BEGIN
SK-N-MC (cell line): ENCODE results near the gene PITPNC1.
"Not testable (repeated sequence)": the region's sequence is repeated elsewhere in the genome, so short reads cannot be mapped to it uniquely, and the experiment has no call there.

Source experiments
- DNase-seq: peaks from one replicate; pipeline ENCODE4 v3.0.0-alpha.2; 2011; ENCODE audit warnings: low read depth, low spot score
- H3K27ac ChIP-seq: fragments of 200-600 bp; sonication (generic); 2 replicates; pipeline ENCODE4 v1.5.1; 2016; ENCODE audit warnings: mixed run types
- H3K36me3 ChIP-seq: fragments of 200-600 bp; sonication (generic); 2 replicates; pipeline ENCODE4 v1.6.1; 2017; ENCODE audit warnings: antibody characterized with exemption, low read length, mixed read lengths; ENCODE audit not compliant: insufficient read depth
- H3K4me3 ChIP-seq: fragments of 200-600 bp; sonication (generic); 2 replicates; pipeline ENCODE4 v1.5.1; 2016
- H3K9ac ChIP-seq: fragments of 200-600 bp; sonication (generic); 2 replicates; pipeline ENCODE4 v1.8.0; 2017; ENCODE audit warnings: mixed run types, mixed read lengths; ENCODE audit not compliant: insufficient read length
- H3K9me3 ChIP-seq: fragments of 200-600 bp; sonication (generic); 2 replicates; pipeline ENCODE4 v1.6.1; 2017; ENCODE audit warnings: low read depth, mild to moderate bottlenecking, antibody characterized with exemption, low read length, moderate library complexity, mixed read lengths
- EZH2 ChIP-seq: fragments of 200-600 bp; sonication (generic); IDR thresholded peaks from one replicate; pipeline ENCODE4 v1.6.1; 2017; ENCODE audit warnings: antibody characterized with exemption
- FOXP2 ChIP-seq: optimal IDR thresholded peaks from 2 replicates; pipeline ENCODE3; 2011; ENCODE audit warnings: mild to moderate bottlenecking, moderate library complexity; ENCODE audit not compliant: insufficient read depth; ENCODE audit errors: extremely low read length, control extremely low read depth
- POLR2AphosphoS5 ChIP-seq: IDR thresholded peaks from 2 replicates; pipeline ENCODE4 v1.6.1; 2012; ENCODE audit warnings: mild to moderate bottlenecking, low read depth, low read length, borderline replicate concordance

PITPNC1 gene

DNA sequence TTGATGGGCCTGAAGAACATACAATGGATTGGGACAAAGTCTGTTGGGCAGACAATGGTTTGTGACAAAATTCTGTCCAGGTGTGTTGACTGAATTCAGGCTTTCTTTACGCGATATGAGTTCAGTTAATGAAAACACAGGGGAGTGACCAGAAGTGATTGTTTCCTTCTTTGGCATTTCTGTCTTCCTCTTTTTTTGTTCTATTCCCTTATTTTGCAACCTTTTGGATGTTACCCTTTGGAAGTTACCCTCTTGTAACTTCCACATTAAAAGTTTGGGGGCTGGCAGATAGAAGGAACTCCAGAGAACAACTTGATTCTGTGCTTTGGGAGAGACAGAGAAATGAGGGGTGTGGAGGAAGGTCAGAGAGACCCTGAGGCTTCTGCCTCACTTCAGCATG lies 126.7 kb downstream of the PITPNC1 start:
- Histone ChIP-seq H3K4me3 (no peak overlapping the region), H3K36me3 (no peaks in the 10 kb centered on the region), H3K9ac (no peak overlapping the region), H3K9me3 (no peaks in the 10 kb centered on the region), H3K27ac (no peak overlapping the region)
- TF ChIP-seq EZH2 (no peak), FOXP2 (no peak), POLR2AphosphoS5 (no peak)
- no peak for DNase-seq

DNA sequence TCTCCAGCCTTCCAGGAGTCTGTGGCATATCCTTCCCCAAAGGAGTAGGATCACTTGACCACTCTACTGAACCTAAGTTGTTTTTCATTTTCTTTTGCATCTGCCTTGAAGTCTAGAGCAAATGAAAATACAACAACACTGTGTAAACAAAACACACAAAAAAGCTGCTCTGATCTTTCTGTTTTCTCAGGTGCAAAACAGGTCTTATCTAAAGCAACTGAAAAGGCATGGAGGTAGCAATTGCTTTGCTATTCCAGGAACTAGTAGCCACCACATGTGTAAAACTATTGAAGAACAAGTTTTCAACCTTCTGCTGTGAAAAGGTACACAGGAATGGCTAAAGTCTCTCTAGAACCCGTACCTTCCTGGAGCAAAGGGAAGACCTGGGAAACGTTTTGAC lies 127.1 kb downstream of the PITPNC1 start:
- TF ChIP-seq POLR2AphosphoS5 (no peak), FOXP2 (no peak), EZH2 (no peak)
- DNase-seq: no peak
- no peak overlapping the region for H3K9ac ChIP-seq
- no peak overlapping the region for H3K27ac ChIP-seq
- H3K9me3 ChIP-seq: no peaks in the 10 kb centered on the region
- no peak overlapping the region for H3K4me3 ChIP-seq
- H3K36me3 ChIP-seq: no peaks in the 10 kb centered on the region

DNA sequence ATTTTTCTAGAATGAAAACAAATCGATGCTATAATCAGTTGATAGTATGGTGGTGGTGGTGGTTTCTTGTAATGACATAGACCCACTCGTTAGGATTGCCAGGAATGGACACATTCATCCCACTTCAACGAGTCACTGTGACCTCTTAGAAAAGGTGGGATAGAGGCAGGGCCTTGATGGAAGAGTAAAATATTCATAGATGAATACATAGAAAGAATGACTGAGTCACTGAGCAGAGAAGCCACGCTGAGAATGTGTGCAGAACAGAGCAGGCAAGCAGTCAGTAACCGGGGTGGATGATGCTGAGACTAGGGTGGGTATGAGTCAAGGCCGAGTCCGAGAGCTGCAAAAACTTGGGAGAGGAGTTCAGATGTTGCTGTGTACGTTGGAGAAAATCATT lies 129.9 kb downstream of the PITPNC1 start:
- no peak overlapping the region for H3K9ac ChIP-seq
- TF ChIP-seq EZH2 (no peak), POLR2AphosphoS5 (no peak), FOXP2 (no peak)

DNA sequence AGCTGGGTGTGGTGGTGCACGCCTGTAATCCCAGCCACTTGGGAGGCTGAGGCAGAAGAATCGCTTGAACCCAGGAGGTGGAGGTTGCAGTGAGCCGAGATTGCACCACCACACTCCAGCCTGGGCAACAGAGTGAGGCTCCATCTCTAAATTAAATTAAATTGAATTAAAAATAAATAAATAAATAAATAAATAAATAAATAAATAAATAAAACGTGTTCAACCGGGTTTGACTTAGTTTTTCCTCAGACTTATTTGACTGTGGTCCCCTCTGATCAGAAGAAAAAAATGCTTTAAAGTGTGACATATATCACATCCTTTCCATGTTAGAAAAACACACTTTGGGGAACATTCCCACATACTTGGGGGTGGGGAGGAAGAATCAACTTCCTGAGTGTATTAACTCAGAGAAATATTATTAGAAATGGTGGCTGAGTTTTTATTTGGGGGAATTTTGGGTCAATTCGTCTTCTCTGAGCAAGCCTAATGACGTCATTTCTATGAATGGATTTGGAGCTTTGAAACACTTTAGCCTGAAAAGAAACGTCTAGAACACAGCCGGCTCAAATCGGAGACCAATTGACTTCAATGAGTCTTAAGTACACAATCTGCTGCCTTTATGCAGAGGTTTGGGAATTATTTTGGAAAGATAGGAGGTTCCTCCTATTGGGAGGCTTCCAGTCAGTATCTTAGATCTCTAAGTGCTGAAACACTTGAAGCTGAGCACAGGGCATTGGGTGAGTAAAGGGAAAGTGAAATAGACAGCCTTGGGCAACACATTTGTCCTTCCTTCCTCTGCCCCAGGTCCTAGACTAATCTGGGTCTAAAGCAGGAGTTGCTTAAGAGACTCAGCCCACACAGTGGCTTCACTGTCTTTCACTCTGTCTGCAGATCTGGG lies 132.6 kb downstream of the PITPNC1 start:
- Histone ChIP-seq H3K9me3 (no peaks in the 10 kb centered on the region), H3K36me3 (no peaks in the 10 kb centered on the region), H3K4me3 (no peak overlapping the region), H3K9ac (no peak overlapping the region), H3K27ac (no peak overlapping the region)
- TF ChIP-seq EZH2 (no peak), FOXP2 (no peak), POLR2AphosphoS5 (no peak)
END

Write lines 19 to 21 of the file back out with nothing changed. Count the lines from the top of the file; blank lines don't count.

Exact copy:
- TF ChIP-seq POLR2AphosphoS5 (no peak), FOXP2 (no peak), EZH2 (no peak)
- DNase-seq: no peak
- no peak overlapping the region for H3K9ac ChIP-seq